LOTR Read-Along! Fellowship Chapters 16-End

Saturday, September 24, 2011

The Hobbit and LOTR Read-Along is hosted by Little Red Reviewer and Geeky Daddy

Welcome to the Third and Final part of Fellowship of the Ring.

Part One Part Two

I'll respond to a few of the discussion suggestions below, but first, another anecdote:

Once upon a time, in 1999, in the lands known as Massachusetts, there was a shiny new college student who lived in a dorm. Many such students lived in single rooms in this dorm, and the halls were filled with bright decorations. One day this particular student was walking with some new friends, and they went one floor higher than they normally did, to stop at one particular door.

On a piece of white paper, mounted on this door, was printed: Pedo Mellon a Minno.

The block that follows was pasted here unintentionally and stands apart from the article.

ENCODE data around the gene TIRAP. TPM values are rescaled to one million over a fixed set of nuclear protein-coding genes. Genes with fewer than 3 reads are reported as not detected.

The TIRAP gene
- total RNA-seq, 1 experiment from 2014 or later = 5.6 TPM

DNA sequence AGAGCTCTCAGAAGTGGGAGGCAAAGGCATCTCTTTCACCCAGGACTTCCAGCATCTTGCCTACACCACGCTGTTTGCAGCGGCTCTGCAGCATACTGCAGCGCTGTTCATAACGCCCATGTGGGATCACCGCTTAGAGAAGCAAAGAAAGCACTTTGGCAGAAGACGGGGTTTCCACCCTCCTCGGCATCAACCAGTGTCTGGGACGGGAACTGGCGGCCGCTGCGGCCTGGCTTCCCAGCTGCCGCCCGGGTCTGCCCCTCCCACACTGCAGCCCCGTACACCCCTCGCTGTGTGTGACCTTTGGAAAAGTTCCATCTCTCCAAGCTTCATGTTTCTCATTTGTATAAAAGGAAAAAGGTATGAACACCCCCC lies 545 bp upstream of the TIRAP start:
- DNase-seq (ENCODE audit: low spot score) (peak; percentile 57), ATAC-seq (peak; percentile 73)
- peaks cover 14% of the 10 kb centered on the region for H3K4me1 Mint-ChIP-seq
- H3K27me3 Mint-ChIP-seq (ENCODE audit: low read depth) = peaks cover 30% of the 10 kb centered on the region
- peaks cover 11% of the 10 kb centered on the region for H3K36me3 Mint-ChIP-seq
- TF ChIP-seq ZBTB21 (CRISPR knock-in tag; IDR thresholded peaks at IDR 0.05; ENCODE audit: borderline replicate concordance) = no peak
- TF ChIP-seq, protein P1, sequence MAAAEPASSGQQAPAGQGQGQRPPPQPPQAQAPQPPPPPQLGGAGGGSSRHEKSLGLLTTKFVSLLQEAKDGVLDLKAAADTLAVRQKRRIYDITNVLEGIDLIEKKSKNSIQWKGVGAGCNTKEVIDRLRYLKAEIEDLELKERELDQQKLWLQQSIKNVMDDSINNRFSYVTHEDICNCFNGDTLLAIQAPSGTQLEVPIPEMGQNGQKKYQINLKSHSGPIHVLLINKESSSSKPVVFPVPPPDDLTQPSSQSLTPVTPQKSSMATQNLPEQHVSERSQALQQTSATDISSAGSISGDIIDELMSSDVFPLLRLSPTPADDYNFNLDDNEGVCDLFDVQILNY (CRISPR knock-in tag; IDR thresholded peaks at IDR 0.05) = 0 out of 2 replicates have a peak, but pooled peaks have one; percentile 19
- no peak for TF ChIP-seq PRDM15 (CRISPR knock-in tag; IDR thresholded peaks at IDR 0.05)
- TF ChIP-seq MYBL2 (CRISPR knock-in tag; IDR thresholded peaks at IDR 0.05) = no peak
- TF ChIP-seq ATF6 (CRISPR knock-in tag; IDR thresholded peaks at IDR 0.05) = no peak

The student who lived behind this door asked if the others remembered the phrase, and joked that they had to know the password, which, of course, was "Friend". The new student thought this was marvelous, because while she loved Lord of the Rings, she hadn't thought to put it on her door. (Let's not forget, this is two years before the movie made LOTR popular again everywhere.) In fact, when she came into the room, she found much about the inhabitant to like, including a well-loved copy of LOTR itself, as well as other books, decorations and interests. The two became friends, and then good friends, and, at the turning of the year, became a couple. And she bought him a new hardcover edition of Lord of the Rings, so that the paperbacks could be returned to his parents.